Map of Israel in the Time of Matthew

Audience. When reading the book of Matthew it becomes clear that the writer was speaking to a Jewish audience. One of the obvious reasons is that the "Kingdom of Heaven" is mentioned over 30 times and never the Kingdom of God. This is because the Jews do not speak the name of God and this could be the very reason that Matthew used this phrase. There are many times while reading the book that an event happens and a prophecy is cited. The event is mentioned as the direct fulfillment of a promise made to the Jews by one of their Jewish prophets, and the fulfillment of the prophecy was happening before their very eyes. It is clear that the audience of people are the Jews, they were awaiting their King, and Matthew records that the King had come and they rejected their King.

Authorship. Early Christian writings and traditions have attributed the authorship of the Gospel of Matthew to the apostle Matthew. Many scholars question whether or not Matthew was the true author of the first Gospel, but there is no way at this current time to be absolutely positive based on historical evidence. Most agree that Matthew was the author. The Bible reveals that Matthew, or Levi, as he was sometimes called, collected taxes for the Romans. One day Jesus passed by and called Matthew to come and follow him, and Matthew did so. The Bible also records that Matthew held a banquet at his house with several of his tax collector friends and Jesus being invited to the banquet was the guest of honor (Mark 2:14-15). The Bible also provides a list of the 12 apostles and Matthew was named among them.

Date. There is no way to determine with absolute certainty the date that the book of Matthew was written. Most scholars agree that the book of Matthew was written before the destruction of Jerusalem in 70 A.D., this is because Jesus spoke of many events as though they had not happened yet. A large number of scholars do not believe in the miracle of prophecy and therefore insist that the Gospel of Matthew was written after the fall of Jerusalem because of the accuracy of the predicted events.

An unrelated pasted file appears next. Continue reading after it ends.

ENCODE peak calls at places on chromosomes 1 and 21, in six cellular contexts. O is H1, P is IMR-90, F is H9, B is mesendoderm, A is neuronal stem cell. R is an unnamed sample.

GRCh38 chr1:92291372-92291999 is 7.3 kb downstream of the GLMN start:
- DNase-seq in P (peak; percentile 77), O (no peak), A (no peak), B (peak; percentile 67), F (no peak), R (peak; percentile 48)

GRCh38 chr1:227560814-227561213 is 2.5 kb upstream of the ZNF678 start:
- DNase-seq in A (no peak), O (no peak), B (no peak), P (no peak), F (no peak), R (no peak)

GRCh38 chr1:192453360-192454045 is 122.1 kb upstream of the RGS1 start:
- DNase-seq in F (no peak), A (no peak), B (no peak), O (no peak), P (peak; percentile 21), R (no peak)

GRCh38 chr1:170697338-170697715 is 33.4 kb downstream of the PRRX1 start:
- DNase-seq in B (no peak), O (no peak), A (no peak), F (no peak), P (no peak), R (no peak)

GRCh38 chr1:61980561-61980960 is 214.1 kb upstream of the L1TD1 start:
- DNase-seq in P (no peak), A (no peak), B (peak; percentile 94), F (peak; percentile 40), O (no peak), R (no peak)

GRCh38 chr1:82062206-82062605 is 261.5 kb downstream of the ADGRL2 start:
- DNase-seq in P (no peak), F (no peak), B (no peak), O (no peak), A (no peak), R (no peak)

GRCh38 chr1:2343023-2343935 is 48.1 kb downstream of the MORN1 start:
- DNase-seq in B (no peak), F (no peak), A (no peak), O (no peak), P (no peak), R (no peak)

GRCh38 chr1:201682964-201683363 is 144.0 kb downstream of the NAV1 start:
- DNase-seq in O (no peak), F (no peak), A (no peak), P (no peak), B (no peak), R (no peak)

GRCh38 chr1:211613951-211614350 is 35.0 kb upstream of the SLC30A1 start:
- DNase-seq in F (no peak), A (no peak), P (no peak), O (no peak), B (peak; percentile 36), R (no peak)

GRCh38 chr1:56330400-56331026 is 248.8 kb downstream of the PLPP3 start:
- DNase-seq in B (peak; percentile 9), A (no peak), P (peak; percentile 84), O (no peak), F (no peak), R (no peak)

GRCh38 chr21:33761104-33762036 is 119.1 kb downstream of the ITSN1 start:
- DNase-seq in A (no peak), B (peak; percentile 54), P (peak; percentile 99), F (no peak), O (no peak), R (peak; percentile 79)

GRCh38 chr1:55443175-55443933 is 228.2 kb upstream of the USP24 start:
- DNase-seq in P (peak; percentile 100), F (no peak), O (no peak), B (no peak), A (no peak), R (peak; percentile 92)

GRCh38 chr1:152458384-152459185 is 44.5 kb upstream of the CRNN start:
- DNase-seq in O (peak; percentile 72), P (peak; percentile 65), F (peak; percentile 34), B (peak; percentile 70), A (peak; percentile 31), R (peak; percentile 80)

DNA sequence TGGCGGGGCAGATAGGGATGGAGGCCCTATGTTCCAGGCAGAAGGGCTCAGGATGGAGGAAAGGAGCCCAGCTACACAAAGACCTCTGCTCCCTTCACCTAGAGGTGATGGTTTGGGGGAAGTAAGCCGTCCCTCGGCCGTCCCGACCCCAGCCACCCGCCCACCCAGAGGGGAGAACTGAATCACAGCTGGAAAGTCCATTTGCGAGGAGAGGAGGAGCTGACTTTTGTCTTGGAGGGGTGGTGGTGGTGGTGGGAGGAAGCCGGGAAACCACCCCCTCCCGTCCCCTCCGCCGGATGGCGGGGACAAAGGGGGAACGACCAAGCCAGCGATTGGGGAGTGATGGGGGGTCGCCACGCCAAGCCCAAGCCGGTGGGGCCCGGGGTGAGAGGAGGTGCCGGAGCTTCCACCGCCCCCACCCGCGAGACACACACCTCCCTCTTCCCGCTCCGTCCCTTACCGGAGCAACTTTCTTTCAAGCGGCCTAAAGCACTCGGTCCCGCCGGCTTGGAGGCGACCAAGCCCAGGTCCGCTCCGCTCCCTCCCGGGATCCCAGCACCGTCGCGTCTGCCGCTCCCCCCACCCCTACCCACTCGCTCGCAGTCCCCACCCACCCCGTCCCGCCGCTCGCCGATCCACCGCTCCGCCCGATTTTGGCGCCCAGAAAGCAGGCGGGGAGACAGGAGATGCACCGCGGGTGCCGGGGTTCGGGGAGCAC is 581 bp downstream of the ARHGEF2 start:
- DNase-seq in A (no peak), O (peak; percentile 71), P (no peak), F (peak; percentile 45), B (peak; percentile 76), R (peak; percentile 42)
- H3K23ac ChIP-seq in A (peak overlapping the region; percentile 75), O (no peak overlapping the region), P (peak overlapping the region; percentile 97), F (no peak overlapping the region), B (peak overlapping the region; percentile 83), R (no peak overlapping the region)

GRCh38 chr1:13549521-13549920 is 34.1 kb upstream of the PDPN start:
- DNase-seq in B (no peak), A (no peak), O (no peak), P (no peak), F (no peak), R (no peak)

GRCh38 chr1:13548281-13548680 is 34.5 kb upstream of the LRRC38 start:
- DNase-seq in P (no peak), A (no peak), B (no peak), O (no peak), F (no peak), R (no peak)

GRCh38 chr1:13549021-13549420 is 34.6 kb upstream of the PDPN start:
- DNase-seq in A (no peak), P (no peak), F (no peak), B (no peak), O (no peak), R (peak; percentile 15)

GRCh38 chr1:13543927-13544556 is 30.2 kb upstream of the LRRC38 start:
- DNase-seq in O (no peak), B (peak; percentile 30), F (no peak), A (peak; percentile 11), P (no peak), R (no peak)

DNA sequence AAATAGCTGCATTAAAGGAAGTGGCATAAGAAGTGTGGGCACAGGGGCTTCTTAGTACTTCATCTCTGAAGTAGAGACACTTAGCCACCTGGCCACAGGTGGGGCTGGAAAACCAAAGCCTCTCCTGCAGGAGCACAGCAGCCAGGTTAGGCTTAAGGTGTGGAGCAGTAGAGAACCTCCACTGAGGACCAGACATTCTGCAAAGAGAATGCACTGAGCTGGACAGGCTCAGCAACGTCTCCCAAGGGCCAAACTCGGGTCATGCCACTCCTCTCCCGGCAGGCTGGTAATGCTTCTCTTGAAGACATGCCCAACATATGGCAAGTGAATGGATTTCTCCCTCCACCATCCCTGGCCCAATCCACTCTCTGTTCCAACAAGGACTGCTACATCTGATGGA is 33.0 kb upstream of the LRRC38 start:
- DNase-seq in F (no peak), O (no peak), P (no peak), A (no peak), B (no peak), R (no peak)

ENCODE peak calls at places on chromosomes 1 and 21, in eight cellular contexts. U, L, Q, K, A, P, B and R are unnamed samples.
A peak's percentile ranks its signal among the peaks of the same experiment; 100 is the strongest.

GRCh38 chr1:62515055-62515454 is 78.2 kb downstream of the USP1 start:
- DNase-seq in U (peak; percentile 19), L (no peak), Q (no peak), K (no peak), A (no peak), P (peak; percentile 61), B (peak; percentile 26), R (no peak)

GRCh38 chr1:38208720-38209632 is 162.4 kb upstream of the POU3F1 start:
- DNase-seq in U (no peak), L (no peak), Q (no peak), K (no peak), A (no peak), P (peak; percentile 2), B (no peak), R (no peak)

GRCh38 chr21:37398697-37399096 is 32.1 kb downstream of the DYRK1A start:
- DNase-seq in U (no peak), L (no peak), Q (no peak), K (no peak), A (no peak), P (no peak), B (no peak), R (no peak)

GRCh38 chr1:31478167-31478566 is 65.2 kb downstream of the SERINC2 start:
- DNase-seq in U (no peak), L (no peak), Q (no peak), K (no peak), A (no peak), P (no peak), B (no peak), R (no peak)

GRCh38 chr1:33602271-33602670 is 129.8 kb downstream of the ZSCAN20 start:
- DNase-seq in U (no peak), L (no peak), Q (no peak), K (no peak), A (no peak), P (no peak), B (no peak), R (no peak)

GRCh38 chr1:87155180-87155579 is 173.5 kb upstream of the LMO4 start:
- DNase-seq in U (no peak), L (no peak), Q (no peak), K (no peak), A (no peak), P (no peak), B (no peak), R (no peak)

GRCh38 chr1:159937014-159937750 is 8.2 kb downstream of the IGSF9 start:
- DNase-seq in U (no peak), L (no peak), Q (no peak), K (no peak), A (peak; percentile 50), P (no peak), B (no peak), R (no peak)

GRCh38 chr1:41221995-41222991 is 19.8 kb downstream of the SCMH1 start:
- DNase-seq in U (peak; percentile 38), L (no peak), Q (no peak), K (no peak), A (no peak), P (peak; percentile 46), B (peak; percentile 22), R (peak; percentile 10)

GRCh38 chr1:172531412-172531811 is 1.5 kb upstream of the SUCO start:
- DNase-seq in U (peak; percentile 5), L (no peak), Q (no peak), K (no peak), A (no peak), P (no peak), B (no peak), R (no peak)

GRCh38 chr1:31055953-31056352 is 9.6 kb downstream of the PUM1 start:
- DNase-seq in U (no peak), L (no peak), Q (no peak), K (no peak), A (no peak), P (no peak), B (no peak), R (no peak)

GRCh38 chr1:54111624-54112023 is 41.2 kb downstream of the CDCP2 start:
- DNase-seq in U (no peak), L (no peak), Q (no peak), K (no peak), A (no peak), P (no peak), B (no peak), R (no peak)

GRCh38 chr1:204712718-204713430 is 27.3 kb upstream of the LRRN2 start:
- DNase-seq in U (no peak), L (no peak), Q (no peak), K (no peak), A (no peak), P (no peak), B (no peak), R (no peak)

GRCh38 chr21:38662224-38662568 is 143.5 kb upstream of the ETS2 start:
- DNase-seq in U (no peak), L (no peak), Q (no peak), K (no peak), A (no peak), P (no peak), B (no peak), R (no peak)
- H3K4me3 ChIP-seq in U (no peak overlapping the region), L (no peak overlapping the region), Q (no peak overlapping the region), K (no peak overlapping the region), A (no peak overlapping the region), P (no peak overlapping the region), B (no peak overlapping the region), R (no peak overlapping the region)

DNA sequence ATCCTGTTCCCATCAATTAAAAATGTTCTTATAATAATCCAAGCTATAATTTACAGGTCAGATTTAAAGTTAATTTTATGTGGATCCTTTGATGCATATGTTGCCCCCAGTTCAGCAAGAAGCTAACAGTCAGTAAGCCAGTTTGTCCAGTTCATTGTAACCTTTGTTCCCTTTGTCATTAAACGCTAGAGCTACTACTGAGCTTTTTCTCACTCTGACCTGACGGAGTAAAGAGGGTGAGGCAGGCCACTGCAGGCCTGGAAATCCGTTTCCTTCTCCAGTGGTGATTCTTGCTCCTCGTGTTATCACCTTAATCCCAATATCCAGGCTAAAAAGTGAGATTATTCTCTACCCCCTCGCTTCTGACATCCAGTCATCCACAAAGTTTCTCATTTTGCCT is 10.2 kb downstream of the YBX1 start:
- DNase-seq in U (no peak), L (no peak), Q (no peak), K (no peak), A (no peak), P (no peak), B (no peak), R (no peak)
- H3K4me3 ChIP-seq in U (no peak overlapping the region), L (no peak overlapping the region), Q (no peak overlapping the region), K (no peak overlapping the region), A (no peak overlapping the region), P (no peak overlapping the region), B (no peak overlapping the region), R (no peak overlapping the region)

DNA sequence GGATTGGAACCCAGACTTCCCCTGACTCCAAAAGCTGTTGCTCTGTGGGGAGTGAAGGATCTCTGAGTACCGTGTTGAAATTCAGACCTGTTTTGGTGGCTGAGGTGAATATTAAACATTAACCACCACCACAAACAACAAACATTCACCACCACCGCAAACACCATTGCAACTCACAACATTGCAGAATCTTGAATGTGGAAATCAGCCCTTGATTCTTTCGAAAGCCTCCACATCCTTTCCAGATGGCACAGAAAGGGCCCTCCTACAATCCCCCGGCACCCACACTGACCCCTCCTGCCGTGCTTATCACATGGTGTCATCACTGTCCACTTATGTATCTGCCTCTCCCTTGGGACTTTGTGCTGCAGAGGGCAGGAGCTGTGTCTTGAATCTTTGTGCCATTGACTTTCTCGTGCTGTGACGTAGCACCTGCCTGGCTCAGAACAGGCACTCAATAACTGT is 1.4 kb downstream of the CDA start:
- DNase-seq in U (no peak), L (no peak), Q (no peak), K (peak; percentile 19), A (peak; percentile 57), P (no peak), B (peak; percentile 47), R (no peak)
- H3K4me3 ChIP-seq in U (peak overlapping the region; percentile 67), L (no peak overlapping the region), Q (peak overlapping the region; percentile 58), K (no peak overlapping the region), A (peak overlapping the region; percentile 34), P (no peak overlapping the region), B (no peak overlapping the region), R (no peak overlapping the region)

Language. There are many references among the books in the history of the early church that state that the Gospel of Matthew was originally written by Matthew in the biblical Hebrew language, and he was writing to an audience of  Jews throughout the world who had become followers of Jesus. Unfortunately there is no evidence whatsoever of a Hebrew or Aramaic manuscript, so many scholars have agreed that the Gospel of Matthew is not actually a translation from Hebrew into Greek, but was actually written in Greek. The whole subject of the Gospel of Matthew being written in Hebrew must remain speculation rather than fact.

Outline of the Book of Matthew

The King Comes and His Kingdom is Rejected - Matthew 1-12
The Rejection of the King's Teaching and Ministry - Matthew 13-25
The King's Trial and Crucifixion - Matthew 26-27
The King's Victory and Resurrection - Matthew 28
The King's Commissioning of His Apostles - Matthew 28

Matthew - Interesting Notes

Study Bible Icon Matthew mentions four women in his genealogy which is not typical for Jewish genealogical records: Tamar, Rahab, Ruth, Bathsheeba who were all associated with some sort of immorality. Tamar (incest), Rahab (harlotry), Ruth (a descendant of Moab who committed incest) and Bathsheba (adultery). Christ's greatness was in Himself not his genealogy.

Study Bible Icon There are many intimations for the word "King" in Matthew if one takes the time to look. For example in chapter one there is a royal genealogy mentioning king David at the start. Chapter two reveals the kingly gifts of the Magi. Chapter three calls John the Baptist a "herald" which is a cultural term that represents a herald for a king. Etc. 

Study Bible Icon There are similarities with the number four. The four colors in the veil of the Temple were purple, scarlet, white, and blue. The four faces of the cherubim are the lion, ox, man, eagle. The four Gospel accounts are Matthew, Mark, Luke, John. 

Quick Reference Maps - Matthew

Israel in New Testament Times

The Kingdom of Herod the Great

The Divisions of Herod's Kingdom

The Flight into Egypt

The Baptism of Jesus

The Beginning of Christ's Ministry

Nazareth and the Sea of Galilee

Jesus Ministers in Galilee

Jesus Comes to Jerusalem

Jerusalem in the Time of Jesus

Jesus Journeys from Nazareth to Jerusalem

The Final Journey of Jesus to Jerusalem

 

Jesus written in Hebrew
The Name Jesus In Ancient Hebrew Text
"Yeshua" in First Century Hebrew Text. This is how the name "Jesus" would have been written in ancient Hebrew documents. The four letters or consonants from right to left are Yod, Shin, Vav, Ayin (Y, SH, OO, A). Jesus is the Greek name for the Hebrew name Joshua or Y'shua which means "The LORD or Yahweh is Salvation".

Matthew Resources

Outline of the Life of Jesus in Harmony
Simple Map of First Century Israel
Topographical Map of First Century Israel
Map of the Ministry of Jesus
Map of the Roads in Ancient Israel
Map of the Roman Empire